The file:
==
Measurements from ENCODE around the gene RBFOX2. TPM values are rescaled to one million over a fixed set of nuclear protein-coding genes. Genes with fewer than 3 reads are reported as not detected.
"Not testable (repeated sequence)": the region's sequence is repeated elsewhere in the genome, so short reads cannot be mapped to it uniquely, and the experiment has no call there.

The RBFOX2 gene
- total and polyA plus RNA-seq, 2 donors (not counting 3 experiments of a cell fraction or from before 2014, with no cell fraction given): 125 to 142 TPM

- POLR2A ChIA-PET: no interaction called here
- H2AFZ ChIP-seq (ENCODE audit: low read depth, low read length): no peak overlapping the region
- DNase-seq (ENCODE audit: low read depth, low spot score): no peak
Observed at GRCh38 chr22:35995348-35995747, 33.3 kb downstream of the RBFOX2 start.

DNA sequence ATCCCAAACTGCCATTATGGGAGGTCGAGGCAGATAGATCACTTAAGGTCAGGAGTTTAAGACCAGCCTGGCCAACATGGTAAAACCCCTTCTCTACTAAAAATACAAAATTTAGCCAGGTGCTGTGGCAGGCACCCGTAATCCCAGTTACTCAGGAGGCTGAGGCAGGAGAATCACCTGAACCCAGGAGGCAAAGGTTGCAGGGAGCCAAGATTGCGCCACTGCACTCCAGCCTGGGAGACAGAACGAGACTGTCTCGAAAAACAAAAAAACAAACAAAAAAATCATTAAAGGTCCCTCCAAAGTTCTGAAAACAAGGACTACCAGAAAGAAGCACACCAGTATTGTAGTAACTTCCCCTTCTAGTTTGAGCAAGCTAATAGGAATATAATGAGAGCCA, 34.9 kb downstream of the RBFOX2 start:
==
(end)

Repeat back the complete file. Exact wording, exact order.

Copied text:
Measurements from ENCODE around the gene RBFOX2. TPM values are rescaled to one million over a fixed set of nuclear protein-coding genes. Genes with fewer than 3 reads are reported as not detected.
"Not testable (repeated sequence)": the region's sequence is repeated elsewhere in the genome, so short reads cannot be mapped to it uniquely, and the experiment has no call there.

The RBFOX2 gene
- total and polyA plus RNA-seq, 2 donors (not counting 3 experiments of a cell fraction or from before 2014, with no cell fraction given): 125 to 142 TPM

- POLR2A ChIA-PET: no interaction called here
- H2AFZ ChIP-seq (ENCODE audit: low read depth, low read length): no peak overlapping the region
- DNase-seq (ENCODE audit: low read depth, low spot score): no peak
Observed at GRCh38 chr22:35995348-35995747, 33.3 kb downstream of the RBFOX2 start.

DNA sequence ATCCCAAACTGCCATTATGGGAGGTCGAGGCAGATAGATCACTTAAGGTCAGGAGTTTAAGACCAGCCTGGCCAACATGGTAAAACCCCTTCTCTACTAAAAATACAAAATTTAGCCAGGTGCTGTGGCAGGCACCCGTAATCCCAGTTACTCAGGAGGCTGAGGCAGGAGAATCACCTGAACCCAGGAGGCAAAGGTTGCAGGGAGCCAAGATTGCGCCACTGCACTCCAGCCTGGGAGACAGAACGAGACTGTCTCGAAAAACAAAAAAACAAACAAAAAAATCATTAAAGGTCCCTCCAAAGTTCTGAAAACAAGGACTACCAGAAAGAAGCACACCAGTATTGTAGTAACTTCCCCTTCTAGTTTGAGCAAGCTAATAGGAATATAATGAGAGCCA, 34.9 kb downstream of the RBFOX2 start: